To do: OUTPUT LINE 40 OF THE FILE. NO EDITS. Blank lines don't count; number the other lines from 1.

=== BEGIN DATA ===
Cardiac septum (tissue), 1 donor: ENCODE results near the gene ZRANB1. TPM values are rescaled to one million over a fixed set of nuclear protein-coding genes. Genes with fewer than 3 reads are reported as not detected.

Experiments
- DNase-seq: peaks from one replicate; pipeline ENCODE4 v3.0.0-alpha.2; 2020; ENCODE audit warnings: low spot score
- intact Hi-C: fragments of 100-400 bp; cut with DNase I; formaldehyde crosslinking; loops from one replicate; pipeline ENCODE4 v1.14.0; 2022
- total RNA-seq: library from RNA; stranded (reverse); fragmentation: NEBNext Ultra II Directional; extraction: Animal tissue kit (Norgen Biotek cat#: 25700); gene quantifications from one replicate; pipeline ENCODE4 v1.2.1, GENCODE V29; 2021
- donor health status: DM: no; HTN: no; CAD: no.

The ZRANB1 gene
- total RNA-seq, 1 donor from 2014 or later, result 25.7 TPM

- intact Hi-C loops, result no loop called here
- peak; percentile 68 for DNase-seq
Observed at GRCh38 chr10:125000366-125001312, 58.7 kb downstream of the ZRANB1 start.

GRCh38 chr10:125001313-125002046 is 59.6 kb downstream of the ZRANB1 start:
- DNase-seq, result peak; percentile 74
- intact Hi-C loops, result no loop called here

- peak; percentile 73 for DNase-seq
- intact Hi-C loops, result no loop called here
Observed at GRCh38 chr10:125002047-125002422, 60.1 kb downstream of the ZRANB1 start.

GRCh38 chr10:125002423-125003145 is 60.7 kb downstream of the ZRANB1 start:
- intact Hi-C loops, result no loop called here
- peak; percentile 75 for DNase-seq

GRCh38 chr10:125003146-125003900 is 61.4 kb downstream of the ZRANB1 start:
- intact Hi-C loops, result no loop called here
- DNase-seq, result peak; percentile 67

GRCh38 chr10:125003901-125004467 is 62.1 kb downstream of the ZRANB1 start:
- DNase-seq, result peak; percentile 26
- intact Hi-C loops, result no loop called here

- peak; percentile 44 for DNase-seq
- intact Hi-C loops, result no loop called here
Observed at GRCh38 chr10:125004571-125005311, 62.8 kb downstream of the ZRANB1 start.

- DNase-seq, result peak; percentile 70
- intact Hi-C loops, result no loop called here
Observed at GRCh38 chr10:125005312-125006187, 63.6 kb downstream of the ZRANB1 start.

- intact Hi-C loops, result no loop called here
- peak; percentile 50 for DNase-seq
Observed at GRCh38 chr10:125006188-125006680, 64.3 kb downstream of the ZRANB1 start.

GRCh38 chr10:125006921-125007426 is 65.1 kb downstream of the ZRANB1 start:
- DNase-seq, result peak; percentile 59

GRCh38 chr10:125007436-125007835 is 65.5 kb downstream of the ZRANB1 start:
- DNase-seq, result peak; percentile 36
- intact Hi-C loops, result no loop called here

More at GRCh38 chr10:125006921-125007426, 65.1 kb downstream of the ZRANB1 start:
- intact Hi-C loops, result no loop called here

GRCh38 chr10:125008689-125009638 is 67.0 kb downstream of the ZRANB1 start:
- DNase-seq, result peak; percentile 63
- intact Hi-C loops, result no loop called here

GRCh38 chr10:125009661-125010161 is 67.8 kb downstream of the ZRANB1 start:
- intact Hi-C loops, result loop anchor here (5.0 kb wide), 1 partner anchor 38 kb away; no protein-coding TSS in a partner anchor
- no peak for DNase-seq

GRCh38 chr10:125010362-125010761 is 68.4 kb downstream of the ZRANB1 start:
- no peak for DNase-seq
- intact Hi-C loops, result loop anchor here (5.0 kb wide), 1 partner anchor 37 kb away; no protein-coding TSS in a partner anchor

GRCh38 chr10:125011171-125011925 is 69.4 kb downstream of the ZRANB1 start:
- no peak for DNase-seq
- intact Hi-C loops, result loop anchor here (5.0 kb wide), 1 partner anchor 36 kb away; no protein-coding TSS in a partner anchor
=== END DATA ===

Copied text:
- intact Hi-C loops, result no loop called here